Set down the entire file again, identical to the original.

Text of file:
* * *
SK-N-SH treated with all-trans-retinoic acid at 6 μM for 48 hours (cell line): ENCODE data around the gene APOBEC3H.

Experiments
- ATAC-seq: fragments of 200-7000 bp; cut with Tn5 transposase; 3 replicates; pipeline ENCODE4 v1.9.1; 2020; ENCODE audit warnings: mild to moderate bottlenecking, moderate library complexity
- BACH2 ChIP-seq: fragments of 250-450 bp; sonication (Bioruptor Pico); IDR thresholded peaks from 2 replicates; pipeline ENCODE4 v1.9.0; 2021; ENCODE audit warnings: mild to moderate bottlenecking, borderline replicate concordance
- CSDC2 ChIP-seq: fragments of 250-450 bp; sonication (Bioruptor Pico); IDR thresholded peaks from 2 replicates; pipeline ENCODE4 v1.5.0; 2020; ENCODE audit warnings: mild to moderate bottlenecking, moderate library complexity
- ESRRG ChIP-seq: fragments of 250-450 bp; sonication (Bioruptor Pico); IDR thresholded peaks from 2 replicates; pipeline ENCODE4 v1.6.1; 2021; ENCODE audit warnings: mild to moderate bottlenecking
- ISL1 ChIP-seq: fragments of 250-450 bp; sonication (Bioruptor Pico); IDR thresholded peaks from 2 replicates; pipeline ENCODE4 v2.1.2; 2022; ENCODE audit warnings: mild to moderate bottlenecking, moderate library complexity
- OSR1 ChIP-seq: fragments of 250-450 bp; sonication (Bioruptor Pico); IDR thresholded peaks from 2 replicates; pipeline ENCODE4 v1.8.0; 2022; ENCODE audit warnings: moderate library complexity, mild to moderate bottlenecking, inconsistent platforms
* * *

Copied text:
SK-N-SH treated with all-trans-retinoic acid at 6 μM for 48 hours (cell line): ENCODE data around the gene APOBEC3H.

Experiments
- ATAC-seq: fragments of 200-7000 bp; cut with Tn5 transposase; 3 replicates; pipeline ENCODE4 v1.9.1; 2020; ENCODE audit warnings: mild to moderate bottlenecking, moderate library complexity
- BACH2 ChIP-seq: fragments of 250-450 bp; sonication (Bioruptor Pico); IDR thresholded peaks from 2 replicates; pipeline ENCODE4 v1.9.0; 2021; ENCODE audit warnings: mild to moderate bottlenecking, borderline replicate concordance
- CSDC2 ChIP-seq: fragments of 250-450 bp; sonication (Bioruptor Pico); IDR thresholded peaks from 2 replicates; pipeline ENCODE4 v1.5.0; 2020; ENCODE audit warnings: mild to moderate bottlenecking, moderate library complexity
- ESRRG ChIP-seq: fragments of 250-450 bp; sonication (Bioruptor Pico); IDR thresholded peaks from 2 replicates; pipeline ENCODE4 v1.6.1; 2021; ENCODE audit warnings: mild to moderate bottlenecking
- ISL1 ChIP-seq: fragments of 250-450 bp; sonication (Bioruptor Pico); IDR thresholded peaks from 2 replicates; pipeline ENCODE4 v2.1.2; 2022; ENCODE audit warnings: mild to moderate bottlenecking, moderate library complexity
- OSR1 ChIP-seq: fragments of 250-450 bp; sonication (Bioruptor Pico); IDR thresholded peaks from 2 replicates; pipeline ENCODE4 v1.8.0; 2022; ENCODE audit warnings: moderate library complexity, mild to moderate bottlenecking, inconsistent platforms